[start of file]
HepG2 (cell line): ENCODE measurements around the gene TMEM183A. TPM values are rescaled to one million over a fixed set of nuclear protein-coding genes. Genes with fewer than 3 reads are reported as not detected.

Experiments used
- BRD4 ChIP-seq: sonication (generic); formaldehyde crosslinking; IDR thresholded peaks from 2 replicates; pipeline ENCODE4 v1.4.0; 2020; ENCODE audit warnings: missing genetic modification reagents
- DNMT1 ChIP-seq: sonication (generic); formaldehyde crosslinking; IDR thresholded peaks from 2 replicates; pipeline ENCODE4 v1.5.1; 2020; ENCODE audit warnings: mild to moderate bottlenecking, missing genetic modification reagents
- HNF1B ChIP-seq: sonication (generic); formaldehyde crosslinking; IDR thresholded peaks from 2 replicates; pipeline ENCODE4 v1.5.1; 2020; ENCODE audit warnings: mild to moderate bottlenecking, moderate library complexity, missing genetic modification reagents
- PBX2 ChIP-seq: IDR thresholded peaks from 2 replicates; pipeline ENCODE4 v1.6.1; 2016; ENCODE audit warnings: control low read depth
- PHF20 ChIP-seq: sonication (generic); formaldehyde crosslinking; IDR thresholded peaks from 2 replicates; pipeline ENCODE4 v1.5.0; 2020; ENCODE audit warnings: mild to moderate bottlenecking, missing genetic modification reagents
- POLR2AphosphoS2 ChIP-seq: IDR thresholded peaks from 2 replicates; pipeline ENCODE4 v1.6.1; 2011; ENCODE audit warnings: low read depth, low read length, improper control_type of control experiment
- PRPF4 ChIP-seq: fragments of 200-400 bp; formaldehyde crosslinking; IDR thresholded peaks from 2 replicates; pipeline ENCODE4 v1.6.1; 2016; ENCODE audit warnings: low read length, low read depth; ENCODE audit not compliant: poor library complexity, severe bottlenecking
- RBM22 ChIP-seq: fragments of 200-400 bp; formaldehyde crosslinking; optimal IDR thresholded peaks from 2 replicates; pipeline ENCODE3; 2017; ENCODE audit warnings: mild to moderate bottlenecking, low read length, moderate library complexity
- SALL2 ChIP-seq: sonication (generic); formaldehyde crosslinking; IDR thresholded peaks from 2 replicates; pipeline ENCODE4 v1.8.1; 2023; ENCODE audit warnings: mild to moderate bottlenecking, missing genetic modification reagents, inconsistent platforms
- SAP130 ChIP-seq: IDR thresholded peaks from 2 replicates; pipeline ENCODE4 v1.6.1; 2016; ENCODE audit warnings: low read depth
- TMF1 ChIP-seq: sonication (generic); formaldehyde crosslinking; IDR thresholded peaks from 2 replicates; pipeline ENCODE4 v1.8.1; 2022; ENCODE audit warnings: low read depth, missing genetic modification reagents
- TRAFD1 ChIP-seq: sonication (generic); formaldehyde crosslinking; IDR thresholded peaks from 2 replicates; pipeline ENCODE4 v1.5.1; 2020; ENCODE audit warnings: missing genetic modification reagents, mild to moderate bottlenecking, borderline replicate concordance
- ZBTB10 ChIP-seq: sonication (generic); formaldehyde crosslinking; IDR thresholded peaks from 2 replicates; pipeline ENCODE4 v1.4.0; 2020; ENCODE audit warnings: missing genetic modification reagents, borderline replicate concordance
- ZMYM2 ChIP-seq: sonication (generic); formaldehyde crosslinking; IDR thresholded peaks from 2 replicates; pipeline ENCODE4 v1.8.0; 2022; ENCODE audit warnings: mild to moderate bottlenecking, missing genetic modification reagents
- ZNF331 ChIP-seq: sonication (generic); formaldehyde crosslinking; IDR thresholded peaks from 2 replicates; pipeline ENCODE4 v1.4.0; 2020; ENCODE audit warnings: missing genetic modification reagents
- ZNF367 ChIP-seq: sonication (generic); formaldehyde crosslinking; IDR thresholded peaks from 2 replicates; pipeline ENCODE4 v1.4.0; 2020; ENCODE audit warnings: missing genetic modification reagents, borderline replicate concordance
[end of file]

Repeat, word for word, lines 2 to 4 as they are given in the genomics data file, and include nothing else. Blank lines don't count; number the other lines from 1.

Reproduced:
Experiments used
- BRD4 ChIP-seq: sonication (generic); formaldehyde crosslinking; IDR thresholded peaks from 2 replicates; pipeline ENCODE4 v1.4.0; 2020; ENCODE audit warnings: missing genetic modification reagents
- DNMT1 ChIP-seq: sonication (generic); formaldehyde crosslinking; IDR thresholded peaks from 2 replicates; pipeline ENCODE4 v1.5.1; 2020; ENCODE audit warnings: mild to moderate bottlenecking, missing genetic modification reagents